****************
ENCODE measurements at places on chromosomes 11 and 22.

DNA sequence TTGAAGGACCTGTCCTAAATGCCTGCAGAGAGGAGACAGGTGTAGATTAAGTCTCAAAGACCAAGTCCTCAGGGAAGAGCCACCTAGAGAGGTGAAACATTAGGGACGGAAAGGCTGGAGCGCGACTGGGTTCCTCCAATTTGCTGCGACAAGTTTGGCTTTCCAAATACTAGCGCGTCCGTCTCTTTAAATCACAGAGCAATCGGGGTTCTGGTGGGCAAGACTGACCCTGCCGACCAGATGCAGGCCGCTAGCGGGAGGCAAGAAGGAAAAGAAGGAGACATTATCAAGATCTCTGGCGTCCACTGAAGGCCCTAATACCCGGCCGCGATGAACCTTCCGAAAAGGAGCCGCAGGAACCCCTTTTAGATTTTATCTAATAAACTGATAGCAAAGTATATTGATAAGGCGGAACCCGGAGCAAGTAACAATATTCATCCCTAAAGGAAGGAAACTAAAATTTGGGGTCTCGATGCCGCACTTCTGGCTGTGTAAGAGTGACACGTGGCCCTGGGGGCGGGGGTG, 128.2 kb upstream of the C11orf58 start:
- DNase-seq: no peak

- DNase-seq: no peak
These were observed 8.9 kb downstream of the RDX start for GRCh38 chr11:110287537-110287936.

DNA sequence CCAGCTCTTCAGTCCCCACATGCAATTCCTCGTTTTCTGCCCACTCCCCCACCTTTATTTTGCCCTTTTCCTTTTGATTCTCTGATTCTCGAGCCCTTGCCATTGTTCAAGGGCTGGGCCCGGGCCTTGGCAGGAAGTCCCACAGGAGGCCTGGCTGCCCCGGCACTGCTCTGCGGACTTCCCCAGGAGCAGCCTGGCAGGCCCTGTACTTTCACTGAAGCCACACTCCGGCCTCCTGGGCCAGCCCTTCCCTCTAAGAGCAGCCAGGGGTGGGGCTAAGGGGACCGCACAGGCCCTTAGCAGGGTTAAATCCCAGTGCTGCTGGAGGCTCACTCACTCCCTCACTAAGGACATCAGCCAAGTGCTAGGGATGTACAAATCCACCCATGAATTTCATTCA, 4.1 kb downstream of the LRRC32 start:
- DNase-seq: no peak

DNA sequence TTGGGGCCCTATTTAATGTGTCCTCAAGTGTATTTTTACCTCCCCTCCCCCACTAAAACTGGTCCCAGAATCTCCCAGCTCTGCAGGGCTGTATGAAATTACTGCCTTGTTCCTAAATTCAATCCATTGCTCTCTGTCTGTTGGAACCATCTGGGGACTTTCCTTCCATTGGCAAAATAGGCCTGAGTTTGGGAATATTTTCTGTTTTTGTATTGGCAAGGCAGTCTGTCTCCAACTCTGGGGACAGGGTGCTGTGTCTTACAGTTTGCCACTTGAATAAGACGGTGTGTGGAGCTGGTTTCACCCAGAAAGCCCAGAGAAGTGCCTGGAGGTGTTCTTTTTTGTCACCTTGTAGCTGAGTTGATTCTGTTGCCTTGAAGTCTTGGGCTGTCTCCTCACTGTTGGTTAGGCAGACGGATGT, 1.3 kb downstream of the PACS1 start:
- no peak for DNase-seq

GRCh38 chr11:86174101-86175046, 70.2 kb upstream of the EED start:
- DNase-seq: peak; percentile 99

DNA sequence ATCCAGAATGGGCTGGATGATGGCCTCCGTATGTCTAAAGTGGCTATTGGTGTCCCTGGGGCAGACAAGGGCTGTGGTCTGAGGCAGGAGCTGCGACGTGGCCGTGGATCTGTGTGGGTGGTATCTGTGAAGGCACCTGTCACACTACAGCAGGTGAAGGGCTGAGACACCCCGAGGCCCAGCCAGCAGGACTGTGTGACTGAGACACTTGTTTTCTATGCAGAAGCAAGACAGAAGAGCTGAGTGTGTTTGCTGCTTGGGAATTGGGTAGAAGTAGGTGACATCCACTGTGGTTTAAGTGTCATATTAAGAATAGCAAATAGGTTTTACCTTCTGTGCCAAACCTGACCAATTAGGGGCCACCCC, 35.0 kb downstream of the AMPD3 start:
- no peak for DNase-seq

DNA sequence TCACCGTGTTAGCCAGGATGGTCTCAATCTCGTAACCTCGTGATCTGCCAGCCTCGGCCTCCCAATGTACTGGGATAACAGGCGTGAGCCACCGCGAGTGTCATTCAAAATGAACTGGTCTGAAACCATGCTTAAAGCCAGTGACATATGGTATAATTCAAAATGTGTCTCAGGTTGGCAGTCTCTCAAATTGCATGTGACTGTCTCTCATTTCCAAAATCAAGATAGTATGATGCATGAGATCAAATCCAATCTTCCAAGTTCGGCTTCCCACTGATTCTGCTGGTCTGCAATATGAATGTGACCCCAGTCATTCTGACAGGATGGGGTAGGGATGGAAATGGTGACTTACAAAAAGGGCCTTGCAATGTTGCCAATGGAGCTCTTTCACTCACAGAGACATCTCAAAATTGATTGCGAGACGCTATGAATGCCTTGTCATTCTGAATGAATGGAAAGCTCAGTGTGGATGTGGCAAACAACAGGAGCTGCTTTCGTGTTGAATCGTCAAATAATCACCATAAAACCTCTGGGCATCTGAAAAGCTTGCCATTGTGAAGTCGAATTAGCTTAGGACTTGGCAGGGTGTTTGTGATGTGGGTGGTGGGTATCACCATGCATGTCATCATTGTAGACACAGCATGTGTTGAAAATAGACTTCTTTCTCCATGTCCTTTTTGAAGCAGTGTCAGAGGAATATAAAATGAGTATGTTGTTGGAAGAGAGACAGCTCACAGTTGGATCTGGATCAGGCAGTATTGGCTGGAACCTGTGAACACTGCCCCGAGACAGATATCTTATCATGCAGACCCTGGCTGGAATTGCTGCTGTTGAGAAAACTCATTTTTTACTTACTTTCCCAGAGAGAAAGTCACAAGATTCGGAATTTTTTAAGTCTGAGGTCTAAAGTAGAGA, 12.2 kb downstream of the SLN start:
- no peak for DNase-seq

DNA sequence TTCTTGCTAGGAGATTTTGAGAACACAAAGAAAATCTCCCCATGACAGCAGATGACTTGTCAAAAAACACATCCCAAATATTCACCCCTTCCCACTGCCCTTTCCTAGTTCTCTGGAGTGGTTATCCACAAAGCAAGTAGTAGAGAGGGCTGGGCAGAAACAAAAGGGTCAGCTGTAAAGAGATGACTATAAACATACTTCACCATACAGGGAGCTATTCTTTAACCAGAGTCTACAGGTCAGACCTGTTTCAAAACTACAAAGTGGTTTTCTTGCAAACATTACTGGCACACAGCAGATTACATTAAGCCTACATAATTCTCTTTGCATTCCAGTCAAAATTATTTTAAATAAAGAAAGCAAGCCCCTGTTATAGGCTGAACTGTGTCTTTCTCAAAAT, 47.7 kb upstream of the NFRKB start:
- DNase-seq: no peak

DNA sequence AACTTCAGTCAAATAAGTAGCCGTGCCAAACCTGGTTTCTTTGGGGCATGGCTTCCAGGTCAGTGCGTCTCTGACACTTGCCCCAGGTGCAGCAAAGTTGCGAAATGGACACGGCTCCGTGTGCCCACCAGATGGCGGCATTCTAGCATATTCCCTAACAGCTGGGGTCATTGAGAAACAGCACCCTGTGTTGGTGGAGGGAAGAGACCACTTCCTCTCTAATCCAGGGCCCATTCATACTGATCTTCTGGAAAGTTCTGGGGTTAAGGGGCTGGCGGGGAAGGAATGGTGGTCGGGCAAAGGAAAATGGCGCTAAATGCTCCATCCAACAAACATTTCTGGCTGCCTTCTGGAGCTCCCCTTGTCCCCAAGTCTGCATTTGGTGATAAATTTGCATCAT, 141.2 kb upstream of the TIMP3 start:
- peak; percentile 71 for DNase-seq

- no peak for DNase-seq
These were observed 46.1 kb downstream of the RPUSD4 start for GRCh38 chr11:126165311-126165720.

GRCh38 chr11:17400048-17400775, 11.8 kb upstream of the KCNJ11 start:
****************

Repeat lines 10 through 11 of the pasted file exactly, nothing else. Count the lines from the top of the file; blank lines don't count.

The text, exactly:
GRCh38 chr11:86174101-86175046, 70.2 kb upstream of the EED start:
- DNase-seq: peak; percentile 99